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Teaching Methods

As a coach, you will be required to facilitate the learning of new technical skills by your athletes. To achieve this you will need to develop your knowledge of the learning process and the various teaching methods.

Pedagogy and Andragogy

Pedagogy and Andragogy are used to describe the art and science of teaching. Teachers who take on a facilitating role by directing the students in the learning process (e.g. adult and further education) are considered to be andragogy (student centred) and teachers who lecture to their students (e.g. child education in schools) are considered to be pedagogy (teacher centred).

Applied to Coaching

In the pedagogic model, the coach assume responsibility for making decisions about what will be learned, how it will be learned, and when it will be learned. The coach directs the learning. In the andragogy model the coach assists the athlete to learn (facilitator). The athlete directs the learning.

Simple and Complex Skills

Simple and complex are terms used to describe a skill. Simple skills are ones that an athlete finds easy to perform whereas complex skills are ones that the athlete finds more difficult. Remember, what is a simple skill to one athlete may be complex to another so as a coach you need to determine how each athlete perceives the skill.

Whole Practice

Ideally, a skill should be taught as a whole as the athlete can appreciate the complete movement and execution of a skill. The whole method of instruction can sometimes mean the athlete having to handle complex movements e.g. the whole high jump technique.

Part Instruction

When a skill is complex or there is considered an element of danger for the athlete then it is more appropriate to breakdown the complex movement into its constituent parts. The parts can then be taught and then linked together to develop the final skill. When part instruction is used it is important that the athlete is demonstrated the whole skill so that they can appreciate the product and understand how the set of parts will develop the skill.

Whole - Part - Whole Instruction

Initially the athlete attempts the whole skill and the coach monitors to identify those parts of the skill that the athlete is not executing correctly. Part instruction can then be used to address the limitations and then the athlete can repeat the whole skill with the coach monitoring for any further limitations.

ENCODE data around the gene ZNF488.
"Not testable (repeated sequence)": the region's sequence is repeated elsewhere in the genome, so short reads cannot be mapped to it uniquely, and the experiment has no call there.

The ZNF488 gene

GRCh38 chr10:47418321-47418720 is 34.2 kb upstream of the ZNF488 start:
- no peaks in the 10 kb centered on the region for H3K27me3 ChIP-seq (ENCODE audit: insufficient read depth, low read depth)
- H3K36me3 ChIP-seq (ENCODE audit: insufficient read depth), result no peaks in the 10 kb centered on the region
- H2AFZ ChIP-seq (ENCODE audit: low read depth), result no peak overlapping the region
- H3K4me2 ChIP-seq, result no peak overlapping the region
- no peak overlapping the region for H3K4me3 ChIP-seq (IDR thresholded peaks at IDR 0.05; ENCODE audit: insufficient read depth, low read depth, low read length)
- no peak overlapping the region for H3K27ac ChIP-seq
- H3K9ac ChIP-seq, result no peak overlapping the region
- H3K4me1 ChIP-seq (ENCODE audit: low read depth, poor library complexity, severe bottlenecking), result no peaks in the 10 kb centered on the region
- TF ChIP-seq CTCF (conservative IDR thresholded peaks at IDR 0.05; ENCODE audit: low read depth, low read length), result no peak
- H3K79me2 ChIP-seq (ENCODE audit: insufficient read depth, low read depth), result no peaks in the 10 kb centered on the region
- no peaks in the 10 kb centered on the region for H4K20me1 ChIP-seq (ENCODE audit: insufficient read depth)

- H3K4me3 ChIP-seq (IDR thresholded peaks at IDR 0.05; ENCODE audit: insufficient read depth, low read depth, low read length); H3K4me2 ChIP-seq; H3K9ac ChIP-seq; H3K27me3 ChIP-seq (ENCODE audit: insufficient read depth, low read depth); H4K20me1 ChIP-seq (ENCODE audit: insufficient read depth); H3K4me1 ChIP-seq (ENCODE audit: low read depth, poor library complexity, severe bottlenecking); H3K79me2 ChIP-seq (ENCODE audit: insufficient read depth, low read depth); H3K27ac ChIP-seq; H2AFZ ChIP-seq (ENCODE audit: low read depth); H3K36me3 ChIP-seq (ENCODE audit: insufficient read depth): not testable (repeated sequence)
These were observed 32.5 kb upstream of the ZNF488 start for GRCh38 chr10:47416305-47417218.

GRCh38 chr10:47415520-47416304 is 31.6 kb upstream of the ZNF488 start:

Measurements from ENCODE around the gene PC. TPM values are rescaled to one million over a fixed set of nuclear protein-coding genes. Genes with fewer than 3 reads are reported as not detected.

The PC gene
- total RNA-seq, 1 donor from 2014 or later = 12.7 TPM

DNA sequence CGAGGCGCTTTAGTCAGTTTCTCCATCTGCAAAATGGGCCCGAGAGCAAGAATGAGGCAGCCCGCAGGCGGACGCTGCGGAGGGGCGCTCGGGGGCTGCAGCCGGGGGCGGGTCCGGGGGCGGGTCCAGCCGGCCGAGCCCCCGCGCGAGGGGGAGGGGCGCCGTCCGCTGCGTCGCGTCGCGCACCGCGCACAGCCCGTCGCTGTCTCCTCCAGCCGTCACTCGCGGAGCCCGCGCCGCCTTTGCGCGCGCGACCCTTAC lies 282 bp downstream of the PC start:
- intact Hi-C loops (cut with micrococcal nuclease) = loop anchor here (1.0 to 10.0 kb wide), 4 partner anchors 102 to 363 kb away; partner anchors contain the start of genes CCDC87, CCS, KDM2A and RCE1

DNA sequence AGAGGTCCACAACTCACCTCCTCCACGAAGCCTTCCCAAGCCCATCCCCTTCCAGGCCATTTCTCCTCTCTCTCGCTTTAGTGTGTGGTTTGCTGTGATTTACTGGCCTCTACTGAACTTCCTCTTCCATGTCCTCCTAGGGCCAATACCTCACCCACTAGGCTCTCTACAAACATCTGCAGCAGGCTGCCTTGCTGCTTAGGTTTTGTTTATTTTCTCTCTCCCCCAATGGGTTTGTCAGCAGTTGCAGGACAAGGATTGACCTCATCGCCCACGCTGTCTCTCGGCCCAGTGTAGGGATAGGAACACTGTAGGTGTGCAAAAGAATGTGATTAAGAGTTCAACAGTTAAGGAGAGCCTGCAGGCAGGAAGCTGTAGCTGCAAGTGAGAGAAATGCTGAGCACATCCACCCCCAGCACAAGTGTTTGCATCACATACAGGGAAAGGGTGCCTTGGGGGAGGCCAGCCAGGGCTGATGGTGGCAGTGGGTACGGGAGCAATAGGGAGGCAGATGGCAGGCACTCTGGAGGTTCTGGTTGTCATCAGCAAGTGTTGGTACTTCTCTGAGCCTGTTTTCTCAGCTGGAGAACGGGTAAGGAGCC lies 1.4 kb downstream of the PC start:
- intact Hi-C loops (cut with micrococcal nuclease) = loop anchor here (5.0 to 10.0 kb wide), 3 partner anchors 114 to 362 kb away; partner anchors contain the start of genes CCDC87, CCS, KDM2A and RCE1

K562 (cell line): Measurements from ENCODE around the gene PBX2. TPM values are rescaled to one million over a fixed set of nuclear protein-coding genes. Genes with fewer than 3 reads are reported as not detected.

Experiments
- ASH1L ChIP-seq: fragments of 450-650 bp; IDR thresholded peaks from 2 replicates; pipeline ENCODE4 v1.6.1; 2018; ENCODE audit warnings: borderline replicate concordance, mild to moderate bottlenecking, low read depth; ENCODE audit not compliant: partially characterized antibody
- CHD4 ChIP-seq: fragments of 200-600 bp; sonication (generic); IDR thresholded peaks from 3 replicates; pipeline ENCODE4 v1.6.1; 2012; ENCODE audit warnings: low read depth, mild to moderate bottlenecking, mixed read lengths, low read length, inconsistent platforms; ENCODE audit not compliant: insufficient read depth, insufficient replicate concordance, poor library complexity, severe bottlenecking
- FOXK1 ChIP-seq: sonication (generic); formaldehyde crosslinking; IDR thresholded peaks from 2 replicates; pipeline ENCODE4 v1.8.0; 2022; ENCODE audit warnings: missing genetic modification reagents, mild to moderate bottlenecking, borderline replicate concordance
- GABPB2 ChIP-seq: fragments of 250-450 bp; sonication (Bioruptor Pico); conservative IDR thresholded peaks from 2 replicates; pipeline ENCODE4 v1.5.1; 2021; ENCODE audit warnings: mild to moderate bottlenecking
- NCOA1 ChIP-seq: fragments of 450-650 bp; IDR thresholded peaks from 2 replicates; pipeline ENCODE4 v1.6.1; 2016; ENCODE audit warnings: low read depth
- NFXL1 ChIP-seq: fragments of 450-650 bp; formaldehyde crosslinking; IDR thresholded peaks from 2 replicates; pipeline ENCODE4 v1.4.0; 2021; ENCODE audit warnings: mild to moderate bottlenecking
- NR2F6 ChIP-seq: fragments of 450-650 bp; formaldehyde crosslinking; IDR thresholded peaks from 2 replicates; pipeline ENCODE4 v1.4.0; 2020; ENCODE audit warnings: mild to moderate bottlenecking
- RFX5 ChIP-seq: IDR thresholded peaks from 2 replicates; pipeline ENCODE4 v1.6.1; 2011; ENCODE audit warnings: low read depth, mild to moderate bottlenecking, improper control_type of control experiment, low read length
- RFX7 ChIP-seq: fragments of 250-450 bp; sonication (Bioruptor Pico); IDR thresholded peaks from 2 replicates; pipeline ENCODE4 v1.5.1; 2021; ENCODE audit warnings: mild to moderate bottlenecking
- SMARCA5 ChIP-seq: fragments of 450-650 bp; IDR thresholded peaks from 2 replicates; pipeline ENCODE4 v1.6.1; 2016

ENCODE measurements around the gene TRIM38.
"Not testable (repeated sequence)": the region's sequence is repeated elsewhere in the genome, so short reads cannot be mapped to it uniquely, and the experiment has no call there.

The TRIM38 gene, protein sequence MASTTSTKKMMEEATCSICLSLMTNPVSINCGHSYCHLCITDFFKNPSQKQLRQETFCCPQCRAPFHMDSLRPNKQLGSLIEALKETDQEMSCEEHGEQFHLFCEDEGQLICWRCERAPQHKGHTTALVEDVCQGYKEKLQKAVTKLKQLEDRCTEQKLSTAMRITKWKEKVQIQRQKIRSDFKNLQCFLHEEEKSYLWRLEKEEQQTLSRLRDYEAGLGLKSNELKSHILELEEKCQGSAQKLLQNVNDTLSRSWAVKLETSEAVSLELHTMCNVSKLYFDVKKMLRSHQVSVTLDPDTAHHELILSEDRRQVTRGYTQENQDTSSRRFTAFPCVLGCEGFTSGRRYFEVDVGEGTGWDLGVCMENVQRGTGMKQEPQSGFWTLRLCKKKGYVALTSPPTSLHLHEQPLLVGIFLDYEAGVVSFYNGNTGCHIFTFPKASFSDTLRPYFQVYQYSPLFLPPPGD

No one method is suitable to all occasions, but studies have shown that:

  • simple skills (and perhaps simple is relative to each individual) benefit from the whole method
  • skills of intermediate difficulty benefit from the part method
  • closed skills are often taught with part instruction
  • difficult skills are best dealt with by oscillating between part and whole

Shaping

Shaping is suitable for complex actions with simultaneous elements e.g. hurdling. Hurdling is frequently seen as a complex skill by beginners because of the event rules and their concern about hitting the hurdles. A possible sequence to shape the hurdling skill over a number of training sessions is as follows:

  • athlete to run over 5 to 10 cones adjusted to allow the athlete to take 3 strides between each cone - develop running rhythm between the hurdles
  • replace the cones with low obstacles, e.g. six inch high hurdles or lower, that offer no resistance if hit
  • use hurdles set at the lowest height with no toppling weight
  • gradually adjust the hurdle height and spacing to competition requirements for the athlete's age group

Chaining

Breaking an action down into parts is refereed to as chaining and is only suitable for complex actions with sequential parts e.g. triple jump. A possible sequence to chain the hop, step and jump phases of triple jump is as follows:

  • demonstrate the whole action
  • demonstrate the hop phase and let them practice
  • demonstrate the hop and step phases and let them practice
  • demonstrate the hop, step and jump phases and let them practice

An Eastern European Approach

Consideration must be given to the approach adopted by the former Eastern Bloc countries to technique training. The aim is to identify the most fundamental version of a technique, one that is basic and essential to more advanced techniques. Example for the shot - basic model would be the stand and throw, more advanced would be the step and throw and finally followed by the rotation method.

Types of Practice

There are four types of practice:

  • Variable - the skill is practiced in the range of situations that could be experienced - Open skills are best practiced in this way
  • Fixed - a specific movement is practiced repeatedly, known as a drill - Closed skills are best practiced in this way
  • Massed - a skill is practiced without a break until the skill is developed. Suitable when the skill is simple, motivation is high, purpose is to practice a skill or the athletes are experienced
  • Distributed - breaks are taken whilst developing the skill. Suitable when the skill is new or complex, fatigue could result in injury or motivation is low.

Distributed practice is considered the most effective.

Page Reference

The reference for this page is:

  • MACKENZIE, B. (2000) Teaching Methods [WWW] Available from: http://www.brianmac.co.uk/teaching.htm [Accessed

Associated Pages

The following Sports Coach pages should be read in conjunction with this page: